New Christian movie about Christmas shows how evil us atheists really are.

So have you heard about the new Christmas movie coming out soon called Christmas with a Capital C? You’ll never guess what it’s about. Here’s a hint: It’s one of Bill O’Reilly’s favorite things to harp on starting right about this time of year. That’s right! It’s about the:

WAR ON CHRISTMAS!

When you first see the trailer you’ll think it’s a parody, but it’s not. Check it:

Is that just flabbergasting or what? The Digital Cuttlefish, which is where I saw this trailer first, pretty much sums it up:

No wonder people look at me strangely when they find I’m an atheist; this movie presents what they think atheists are, and I am not at all like that. Come to think of it, nobody is like that.

This is a beautiful piece of propaganda; in the trailer alone, the revisionist history about both the holiday and the country shine through. As most of us know (except, of course, the people who need to the most), the beginnings of Christmas in America (home of The War On Christmas, a wholly-owned subsidiary of Fox News) were not festive in the least. The Puritans had better, purer things to do on December 25th (for a couple of decades in the 1600’s, Boston even had a law prohibiting the celebration of Christmas!); a Christmas holiday as we know it did not begin until the 1800’s. Interestingly, celebrating Christmas (as opposed to observing it) spread with the notion of Santa, “The Night Before Christmas”, and commercial connections to stores and products, not with the story of the birth of god’s human sacrifice.

Yes, that’s right. The rise in popularity of the modern holiday of Christmas had more to do with Santa and good old fashioned materialism than anything having to do with the birth of Christ. Which shouldn’t be too surprising considering that the original holiday was dreamed up by the Catholic church to allow the Pagans to continue their Winter Solstice celebrations with the “proper” religious iconography in hopes that converting them would be easier. It’s basis in Pagan rituals is part of the reason so many True Christians® in the past made a point of banning it in the legal code of the time. But that’s not what we’re here to talk about. We’re here to talk about the delusion of Christian persecution this movie represents.

Apparently this film was in production back in February and is just getting noticed outside of the Christian nutcase fringe because it was shown at the Family Research Council’s Values Voters Summit last night. Seeing as a lot of news media actually give that convention of the religiously obsessed more attention that it probably deserves this was the first major exposure the film has had. Over at the official movie website we find the synopsis for the story:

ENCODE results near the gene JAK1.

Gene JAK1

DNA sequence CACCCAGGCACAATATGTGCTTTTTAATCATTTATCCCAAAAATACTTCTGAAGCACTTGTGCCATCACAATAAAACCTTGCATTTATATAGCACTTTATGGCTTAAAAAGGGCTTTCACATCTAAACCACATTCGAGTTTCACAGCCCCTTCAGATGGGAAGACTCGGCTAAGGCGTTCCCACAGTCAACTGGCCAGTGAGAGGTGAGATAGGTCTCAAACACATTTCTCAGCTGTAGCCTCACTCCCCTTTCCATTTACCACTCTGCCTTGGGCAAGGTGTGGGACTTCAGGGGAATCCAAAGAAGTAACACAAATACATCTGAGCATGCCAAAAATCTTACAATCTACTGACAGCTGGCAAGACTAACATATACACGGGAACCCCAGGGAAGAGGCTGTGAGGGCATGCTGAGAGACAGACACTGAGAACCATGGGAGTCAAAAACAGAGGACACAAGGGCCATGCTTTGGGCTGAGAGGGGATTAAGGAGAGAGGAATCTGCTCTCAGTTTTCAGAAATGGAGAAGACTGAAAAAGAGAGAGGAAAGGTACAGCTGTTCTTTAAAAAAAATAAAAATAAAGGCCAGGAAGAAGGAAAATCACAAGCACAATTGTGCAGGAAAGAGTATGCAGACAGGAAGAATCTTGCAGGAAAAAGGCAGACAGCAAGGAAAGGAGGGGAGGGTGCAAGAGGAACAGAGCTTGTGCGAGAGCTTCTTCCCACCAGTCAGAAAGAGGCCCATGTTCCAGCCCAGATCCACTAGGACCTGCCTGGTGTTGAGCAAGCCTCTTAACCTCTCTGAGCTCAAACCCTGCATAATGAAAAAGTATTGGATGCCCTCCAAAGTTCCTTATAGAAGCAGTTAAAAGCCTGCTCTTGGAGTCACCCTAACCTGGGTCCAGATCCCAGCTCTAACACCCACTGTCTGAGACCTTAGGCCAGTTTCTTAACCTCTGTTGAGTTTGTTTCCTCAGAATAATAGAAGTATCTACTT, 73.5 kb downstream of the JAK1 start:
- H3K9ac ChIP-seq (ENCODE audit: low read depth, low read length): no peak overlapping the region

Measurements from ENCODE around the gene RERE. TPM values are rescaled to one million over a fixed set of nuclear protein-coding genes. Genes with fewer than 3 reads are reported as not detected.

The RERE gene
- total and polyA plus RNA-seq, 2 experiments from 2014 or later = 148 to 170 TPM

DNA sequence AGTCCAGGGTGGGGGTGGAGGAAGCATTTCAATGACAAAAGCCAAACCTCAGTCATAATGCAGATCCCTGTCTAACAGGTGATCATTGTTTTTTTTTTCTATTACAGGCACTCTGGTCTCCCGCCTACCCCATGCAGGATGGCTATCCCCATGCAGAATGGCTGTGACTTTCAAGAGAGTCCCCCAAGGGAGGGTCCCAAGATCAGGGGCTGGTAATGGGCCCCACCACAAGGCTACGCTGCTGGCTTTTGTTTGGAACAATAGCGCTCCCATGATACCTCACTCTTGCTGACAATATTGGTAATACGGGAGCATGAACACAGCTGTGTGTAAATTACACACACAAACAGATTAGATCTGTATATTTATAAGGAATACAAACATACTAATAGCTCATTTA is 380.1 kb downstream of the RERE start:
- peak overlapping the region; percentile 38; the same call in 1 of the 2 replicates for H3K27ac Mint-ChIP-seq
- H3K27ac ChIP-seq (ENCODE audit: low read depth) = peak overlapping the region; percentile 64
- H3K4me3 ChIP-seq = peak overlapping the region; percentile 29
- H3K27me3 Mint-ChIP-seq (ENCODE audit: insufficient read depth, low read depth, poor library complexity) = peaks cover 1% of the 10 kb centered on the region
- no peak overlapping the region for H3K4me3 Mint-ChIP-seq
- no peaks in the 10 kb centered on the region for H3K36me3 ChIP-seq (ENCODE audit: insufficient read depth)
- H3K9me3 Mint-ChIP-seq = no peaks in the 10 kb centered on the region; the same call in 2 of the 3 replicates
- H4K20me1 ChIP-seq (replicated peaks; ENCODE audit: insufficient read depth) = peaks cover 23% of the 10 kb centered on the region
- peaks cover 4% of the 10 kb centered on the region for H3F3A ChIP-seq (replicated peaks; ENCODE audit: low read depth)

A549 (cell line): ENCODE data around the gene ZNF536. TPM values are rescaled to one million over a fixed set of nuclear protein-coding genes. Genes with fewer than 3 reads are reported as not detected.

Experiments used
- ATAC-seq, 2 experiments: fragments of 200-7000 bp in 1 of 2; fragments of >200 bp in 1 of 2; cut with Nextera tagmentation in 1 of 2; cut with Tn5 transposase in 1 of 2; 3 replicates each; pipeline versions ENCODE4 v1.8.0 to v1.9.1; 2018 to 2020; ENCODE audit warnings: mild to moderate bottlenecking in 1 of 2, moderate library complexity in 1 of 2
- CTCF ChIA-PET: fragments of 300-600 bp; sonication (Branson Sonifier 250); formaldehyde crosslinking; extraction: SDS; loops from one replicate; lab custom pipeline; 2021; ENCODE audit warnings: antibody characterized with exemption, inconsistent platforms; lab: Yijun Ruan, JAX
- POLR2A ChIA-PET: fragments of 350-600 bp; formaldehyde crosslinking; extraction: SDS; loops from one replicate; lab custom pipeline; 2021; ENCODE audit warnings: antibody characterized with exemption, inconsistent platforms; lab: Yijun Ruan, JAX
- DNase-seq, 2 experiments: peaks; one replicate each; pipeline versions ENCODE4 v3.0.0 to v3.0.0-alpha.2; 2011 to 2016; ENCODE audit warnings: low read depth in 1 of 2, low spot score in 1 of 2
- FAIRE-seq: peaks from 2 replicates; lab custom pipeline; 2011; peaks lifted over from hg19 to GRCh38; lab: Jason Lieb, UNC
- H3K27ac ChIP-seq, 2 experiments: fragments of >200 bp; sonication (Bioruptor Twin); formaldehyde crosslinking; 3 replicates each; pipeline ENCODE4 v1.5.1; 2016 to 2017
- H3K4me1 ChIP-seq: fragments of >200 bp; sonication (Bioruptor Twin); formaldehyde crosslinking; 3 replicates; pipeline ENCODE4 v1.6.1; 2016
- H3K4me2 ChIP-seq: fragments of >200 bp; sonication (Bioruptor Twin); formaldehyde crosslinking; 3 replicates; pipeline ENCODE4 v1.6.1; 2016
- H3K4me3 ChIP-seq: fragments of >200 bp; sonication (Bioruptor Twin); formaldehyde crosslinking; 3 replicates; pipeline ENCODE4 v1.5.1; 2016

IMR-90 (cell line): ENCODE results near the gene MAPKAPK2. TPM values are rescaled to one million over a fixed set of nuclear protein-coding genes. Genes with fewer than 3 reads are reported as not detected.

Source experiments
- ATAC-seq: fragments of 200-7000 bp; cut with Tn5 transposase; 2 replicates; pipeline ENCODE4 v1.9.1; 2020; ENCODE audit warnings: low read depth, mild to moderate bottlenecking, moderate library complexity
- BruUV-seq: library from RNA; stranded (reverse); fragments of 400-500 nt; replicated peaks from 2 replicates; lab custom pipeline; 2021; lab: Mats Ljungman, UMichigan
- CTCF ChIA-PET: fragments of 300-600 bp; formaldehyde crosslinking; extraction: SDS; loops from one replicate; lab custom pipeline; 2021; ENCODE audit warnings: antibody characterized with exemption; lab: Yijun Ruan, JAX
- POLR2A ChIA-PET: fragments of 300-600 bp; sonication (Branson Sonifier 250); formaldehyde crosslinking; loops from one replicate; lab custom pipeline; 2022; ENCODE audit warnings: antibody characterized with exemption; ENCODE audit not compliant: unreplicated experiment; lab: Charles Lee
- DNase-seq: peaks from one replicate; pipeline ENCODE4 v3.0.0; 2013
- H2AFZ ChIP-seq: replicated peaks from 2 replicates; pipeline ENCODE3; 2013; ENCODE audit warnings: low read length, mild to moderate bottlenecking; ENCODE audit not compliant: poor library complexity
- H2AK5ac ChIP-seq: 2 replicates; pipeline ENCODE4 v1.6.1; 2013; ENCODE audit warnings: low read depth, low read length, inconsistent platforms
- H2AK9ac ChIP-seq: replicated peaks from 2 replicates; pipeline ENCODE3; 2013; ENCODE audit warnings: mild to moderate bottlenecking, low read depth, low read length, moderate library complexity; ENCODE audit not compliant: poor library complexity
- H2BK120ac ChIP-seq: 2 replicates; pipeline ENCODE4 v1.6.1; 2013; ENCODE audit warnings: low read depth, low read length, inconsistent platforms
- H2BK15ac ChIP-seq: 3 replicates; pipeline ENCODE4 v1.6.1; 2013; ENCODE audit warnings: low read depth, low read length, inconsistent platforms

Christmas has always been a exceptional time of love and tradition in the small town of Trapper Falls Alaska. Hometown of Mayor Dan Reed (Ted McGinley) looks forward to each year with enthusiasm to all the events, friends and family that fill this special season. Together with his brother Greg (Brad Stine) they dedicate time away from their adventure tour company to drape the town is [sic] Christmas cheer. When Dan’s old high school rival Mitch Bright (Daniel Baldwin) returns home after 20 years, Dan is immediately suspicious. Mitch is a highly successful big city lawyer who has never wanted anything to do with Trapper Falls or its people, so why now?

The rivalry re-ignites when Mitch takes offense to seeing the town’s flagrant violation of the constitution’s Establishment clause. Mitch wants the Nativity scene removed from the front of City hall and more importantly the word Christmas switched to Happy Holidays on all signs. Fifty years of tradition are now challenged not by an outsider but a former member of the community. As the conflict escalates it goes beyond one persons opinion but magnifies into an entire town problem when Mitch enters into the mayoral race to have Dan replaced.

In the heat of the legal battle and facing certain defeat, Dan’s wife Kristen (Nancy Stafford) and their daughter Makayla (Francesca Derosa) wanting to show the true meaning of Christmas are inspired to launch a “Christmas with a Capitol C” campaign as an effort to keep the town together. In doing so they discover the secret behind Mitch’s return but also reminds all of Trapper Falls that with the arrival of God’s Son, peace on earth and good will was to be given to all; even those whose heart seem closed to Him.

I have so got to find a copy and watch the whole thing just to verify that it’s as bad as it sounds from that plot description. Of course, the fact that the hyper-religious Daniel Baldwin is starring in it (as the evil atheist no less!) is already a pretty good sign it’s going to be terrible. It was originally supposed to be released straight-to-DVD this fall, but word has it they may delay it until 2011 in hopes of getting an actual theatrical release. Wouldn’t that be special?

Here’s the really interesting part. Apparently the movie is inspired by a song of the same name by a Christian pop group called GoFish Guys and it’s full of the sort of lyrics you’d expect from a song about the fictional War on Christmas:

Well I went to the coffee shop to get myself a mocha,